I would avoid the rMB just because of the single usb-c port. That's a deal breaker for me, the i7 in the rMB is also kind of a gimmick because it can't sustain that power without a fan. I have a 2017 nTB (check my sig) and I have nothing but praise for this machine. Problems are just starting to surface with the TouchBar models. Save yourself the headache, and get the nTB and enjoy the longer battery. The differences in dGPU and the extra two ports don't seem to be on your radar and therefore aren't necessities. Hope this helps!
     
  5. green86 macrumors 6502a

    green86

    Joined:
    Sep 27, 2007
    Location:
    North Carolina
    #5
    I'm sorry, but do you have a *single* source backing this up?
     
  6. ZapNZs macrumors 68020

    ZapNZs

    Joined:
    Jan 23, 2017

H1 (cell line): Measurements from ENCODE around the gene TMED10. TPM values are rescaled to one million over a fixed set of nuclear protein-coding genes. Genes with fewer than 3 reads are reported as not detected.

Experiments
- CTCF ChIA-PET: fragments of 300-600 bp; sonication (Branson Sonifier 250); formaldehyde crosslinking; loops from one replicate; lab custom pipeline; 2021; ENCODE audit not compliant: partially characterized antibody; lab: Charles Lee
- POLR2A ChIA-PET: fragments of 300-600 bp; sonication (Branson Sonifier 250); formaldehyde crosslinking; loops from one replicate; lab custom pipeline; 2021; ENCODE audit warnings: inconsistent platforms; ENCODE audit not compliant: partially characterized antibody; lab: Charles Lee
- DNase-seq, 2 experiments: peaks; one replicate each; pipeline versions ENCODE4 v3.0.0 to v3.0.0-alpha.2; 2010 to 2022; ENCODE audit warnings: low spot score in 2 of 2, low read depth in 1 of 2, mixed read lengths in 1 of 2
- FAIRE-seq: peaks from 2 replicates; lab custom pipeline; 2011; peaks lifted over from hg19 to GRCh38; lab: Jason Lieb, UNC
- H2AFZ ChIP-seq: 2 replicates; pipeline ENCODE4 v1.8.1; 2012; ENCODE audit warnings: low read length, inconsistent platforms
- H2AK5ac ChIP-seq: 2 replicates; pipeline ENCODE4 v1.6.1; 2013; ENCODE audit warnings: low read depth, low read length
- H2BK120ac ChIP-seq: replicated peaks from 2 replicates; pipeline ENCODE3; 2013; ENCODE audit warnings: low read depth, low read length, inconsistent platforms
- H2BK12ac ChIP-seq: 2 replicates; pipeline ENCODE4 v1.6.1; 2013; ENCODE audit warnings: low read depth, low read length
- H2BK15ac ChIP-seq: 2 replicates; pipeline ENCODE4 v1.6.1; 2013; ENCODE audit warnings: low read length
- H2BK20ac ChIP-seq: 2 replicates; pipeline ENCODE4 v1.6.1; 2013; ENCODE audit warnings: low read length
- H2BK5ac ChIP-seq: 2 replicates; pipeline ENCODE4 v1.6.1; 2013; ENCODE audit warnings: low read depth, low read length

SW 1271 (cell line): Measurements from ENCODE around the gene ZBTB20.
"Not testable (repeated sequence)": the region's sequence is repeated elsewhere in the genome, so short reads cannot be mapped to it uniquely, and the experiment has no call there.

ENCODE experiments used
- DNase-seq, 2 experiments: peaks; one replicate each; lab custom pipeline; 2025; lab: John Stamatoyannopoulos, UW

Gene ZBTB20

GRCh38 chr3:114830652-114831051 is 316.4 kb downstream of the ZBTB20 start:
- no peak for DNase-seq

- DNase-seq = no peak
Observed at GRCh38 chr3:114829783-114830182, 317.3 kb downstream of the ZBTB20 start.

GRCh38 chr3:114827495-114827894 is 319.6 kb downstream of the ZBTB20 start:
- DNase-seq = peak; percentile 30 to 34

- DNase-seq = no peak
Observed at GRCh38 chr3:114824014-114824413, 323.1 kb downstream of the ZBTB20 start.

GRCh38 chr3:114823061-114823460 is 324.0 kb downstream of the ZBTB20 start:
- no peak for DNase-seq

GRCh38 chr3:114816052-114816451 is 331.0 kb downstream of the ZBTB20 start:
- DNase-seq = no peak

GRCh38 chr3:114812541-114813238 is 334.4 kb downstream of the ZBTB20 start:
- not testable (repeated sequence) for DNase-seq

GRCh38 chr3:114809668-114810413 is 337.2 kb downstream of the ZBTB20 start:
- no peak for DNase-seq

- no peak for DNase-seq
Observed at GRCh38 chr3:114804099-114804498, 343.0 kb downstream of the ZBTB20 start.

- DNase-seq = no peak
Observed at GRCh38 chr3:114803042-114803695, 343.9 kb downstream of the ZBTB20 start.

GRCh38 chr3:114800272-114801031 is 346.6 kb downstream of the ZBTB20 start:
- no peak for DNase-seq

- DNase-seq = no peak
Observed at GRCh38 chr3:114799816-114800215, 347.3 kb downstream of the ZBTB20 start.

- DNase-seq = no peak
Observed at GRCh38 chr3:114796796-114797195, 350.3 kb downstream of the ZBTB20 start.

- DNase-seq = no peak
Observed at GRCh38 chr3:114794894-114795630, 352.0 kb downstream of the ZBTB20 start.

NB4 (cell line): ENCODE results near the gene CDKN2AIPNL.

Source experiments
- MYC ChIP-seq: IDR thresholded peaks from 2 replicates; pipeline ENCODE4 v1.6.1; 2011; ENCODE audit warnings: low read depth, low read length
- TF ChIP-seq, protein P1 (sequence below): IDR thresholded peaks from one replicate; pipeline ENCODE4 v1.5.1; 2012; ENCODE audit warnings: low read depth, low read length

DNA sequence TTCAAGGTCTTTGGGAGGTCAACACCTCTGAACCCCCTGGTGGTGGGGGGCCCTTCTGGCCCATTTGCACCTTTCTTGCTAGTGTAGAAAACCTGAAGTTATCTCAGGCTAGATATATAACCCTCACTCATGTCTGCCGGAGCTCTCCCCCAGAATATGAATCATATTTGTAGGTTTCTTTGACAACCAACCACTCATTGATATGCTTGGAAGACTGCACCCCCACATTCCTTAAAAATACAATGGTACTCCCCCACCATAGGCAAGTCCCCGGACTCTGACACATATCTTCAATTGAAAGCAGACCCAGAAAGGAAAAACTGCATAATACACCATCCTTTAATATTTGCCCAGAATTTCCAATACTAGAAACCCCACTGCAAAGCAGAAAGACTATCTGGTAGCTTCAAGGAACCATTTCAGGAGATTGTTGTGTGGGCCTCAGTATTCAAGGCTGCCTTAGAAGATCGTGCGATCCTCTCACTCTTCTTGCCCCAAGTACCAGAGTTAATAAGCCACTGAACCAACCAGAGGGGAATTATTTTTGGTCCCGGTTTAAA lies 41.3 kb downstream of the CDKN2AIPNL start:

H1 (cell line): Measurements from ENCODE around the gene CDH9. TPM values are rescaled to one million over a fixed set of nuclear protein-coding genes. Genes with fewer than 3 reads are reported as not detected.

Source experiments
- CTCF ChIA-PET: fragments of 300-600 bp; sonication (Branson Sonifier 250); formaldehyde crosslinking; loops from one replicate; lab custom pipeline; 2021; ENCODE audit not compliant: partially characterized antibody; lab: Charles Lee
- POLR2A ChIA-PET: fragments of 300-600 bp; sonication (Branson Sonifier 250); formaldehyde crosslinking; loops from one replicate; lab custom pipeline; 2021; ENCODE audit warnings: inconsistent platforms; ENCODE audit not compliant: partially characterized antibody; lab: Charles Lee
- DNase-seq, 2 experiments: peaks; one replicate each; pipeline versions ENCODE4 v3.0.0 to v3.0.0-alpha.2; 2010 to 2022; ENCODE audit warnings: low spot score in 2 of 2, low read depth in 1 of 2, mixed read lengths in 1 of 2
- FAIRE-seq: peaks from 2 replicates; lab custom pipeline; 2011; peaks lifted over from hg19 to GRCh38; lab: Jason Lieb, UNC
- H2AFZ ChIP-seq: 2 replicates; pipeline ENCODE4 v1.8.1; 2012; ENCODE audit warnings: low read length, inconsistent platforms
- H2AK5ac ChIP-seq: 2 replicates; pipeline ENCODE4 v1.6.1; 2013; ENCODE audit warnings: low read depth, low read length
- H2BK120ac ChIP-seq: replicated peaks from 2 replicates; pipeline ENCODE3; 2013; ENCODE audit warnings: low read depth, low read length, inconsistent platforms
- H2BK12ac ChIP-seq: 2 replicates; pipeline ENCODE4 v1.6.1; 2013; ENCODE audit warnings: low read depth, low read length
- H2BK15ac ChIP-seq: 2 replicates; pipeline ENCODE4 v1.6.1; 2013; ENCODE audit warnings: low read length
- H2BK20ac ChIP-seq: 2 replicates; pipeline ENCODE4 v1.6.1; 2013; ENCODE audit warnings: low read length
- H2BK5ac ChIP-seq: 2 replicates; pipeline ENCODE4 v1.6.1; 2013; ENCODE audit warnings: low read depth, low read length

#6
    While I love my 2017 retina MacBook, I think you are making the right choice with the Pro, especially considering this will be your main computer. I would not have completed my thesis without having a MacBook Pro that could drive multiple displays simultaneously!!! I know you like the fanless design of the rMB, but when doing things like light browsing, MS Office, etc., you are not going to have any fan noise from the MBP either (since it will not be running or running at such a low RPM it's near inaudible.)

    Because you like quiet operation, the touchbar model may be a better match for you. Do you plan to use external displays? If so, and especially if you are thinking about multiple displays, I would lean towards the 2017 touchbar because of its ability hold a sustained CPU AND GPU load better than the nTB, and its quieter operation under more GPU usage (as external displays increase the GPU activity, and, consequently, heat production.) They currently have it in stock as a refurb for a good bit less than new
     
  7. peonies thread starter macrumors newbie